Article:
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2016 – The Year the Music Died

February 24, 2017

No one can argue that 2016 was not a year of ups and downs. The entertainment industry was hit hard with loss all year long as some of the most memorable performers passed away. Musical icons who influenced us all, trailblazers who defined genres, and young performers who were sculpting their careers – 2016 didn’t make distinctions; it took them all.

The world lost founding members of The Eagles, Jefferson Airplane, Earth, Wind & Fire, A Tribe Called Quest, Dead or Alive, Wham!, and two out of the three members of Emerson, Lake & Palmer. But it wasn’t just the groups that got hit; David Bowie, Sonny James, Merle Haggard, Prince, Juan Gabriel, Kashif, Leonard Cohen, Leon Russell, Sharon Jones, and Debbie Reynolds all fell victim to what many are referring to as “The Year the Music Died.”

Three huge losses were spread throughout the year … maybe just to knock us back down once we’d gotten up again. David Bowie. Prince. George Michael. With these losses, we didn’t just lose people who changed music – we lost people who changed the world. We lost people who questioned the status quo and brought us new ideas and new viewpoints. We lost people who knew with absolute certainty who they were as people and as performers and were never afraid to tell the world. We lost people who didn’t care what society thought about sexual identity or gender rules or how they “should act,” they made their own definitions and we loved them all the more.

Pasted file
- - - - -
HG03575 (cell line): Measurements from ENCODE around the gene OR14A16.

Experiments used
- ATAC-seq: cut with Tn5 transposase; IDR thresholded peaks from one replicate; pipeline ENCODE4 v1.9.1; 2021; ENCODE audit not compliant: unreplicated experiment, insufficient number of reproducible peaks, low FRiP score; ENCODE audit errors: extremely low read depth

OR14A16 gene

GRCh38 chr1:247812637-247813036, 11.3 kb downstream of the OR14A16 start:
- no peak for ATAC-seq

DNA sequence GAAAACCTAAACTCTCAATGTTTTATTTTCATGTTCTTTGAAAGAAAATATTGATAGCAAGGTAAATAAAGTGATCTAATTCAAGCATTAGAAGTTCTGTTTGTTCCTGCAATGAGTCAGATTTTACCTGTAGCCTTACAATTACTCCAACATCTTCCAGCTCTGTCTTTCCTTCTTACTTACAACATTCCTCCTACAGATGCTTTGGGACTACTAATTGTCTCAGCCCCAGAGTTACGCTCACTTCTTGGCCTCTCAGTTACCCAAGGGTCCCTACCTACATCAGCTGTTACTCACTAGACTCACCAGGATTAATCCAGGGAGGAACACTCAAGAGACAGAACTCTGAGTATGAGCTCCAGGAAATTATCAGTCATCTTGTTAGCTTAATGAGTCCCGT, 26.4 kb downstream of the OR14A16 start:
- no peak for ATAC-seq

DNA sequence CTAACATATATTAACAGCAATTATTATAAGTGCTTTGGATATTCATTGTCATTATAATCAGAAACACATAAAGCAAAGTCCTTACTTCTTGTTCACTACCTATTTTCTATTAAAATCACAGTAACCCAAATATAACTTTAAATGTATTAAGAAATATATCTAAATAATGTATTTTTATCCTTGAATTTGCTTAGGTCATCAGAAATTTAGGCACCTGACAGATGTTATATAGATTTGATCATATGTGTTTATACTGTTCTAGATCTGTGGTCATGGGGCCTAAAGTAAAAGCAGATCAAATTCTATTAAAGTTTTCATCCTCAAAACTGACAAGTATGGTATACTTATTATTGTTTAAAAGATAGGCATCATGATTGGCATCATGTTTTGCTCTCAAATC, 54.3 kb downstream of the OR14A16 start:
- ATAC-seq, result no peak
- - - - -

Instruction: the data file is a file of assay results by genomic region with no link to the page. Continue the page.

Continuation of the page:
It would be impossible to say that any particular death was most impactful, but for each of the musicians who passed – someone in the world lost their favorite performer that day.

Though they may be gone, they will live on forever through their music, their legacy, and their fans. Bowie released Blackstar just days before he passed and the week after, ten of his albums were on the Billboard Top 200 chart. Malik Taylor passed just months before the release of A Tribe Called Quest’s We Got It From Here, Thank You For Your Service, which went to #1 on the Billboard 200. Juan Gabriel had the top three Latin albums sold in the U.S. in 2016. And Prince had no new music released in 2016 but sold over 2.2 million albums and had the highest sales volume of the year.1

The monumental losses have also led to a new niche radio format. Radio Dead, started by UK broadcaster Steve Penk. Penk “developed the radio station format as an uplifting positive tribute to all these wonderful artists who are sadly no longer with us.”2 The format keeps the musicians and their music alive even though they’re not here anymore to hear it.

They may be gone but they’ll be remembered forever.
For a full list of artists and music industry professionals who passed click here

-Annie Bukowski, Research Specialist

Sources:
1. Nielsen Audio, Nielsen Music Year-End Report U.S. 2016
2. “Radio Dead: new radio station only plays artists who are no longer with us” Jane Clinton, iNews, Sept 13, 2016

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